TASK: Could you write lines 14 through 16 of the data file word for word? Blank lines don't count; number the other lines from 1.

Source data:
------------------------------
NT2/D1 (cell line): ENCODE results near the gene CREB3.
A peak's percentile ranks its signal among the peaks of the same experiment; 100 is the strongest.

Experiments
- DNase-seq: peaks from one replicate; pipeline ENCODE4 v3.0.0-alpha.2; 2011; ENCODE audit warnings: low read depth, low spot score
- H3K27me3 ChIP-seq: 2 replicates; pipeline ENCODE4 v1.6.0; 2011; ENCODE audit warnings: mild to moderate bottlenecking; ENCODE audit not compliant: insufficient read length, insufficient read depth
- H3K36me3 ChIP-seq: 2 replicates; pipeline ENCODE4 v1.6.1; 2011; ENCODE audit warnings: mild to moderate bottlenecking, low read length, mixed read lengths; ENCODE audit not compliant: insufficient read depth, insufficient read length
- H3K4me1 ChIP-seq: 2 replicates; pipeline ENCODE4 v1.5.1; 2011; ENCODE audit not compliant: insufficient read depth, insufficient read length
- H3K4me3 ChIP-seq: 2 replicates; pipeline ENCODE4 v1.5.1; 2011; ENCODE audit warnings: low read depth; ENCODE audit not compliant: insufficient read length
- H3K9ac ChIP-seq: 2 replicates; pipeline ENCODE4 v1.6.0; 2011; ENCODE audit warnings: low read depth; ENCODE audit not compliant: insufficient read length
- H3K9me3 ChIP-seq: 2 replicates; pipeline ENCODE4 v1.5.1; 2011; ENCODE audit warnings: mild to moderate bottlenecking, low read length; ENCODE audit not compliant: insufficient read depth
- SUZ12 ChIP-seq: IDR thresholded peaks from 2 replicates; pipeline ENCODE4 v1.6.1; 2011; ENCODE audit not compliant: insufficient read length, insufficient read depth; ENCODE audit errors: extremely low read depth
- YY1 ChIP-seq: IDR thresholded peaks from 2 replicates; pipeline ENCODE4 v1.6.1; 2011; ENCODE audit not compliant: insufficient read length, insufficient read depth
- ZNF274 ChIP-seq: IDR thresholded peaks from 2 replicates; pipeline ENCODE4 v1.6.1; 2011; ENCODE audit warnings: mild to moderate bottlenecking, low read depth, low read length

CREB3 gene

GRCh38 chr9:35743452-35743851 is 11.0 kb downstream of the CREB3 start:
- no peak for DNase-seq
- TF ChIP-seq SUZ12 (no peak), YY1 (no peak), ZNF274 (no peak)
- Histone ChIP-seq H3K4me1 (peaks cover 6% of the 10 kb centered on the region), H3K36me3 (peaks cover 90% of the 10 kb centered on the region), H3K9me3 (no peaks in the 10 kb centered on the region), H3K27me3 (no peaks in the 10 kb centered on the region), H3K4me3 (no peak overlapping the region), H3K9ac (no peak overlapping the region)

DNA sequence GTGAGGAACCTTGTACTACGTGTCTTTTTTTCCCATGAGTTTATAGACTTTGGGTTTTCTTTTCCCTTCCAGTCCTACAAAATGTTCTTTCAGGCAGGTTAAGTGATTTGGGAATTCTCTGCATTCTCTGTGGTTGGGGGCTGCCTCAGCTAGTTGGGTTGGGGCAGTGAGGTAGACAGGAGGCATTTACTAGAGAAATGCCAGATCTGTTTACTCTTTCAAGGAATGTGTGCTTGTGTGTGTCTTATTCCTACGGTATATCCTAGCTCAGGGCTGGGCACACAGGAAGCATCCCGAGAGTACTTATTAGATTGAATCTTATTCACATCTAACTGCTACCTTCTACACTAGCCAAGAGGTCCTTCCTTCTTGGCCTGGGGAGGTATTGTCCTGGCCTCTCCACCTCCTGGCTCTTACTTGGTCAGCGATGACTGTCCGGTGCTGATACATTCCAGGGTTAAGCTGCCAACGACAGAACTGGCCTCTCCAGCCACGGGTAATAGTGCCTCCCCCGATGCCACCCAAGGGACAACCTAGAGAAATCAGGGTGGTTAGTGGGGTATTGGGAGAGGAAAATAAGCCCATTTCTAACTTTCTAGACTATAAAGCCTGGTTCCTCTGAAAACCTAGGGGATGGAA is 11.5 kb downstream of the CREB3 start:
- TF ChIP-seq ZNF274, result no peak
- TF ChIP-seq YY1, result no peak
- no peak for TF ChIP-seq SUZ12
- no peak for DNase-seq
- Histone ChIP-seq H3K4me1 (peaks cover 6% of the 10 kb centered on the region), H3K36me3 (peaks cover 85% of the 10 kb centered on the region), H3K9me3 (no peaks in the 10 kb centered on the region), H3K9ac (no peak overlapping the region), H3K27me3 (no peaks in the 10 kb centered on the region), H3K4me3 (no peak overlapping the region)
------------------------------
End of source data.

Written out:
CREB3 gene

GRCh38 chr9:35743452-35743851 is 11.0 kb downstream of the CREB3 start:
- no peak for DNase-seq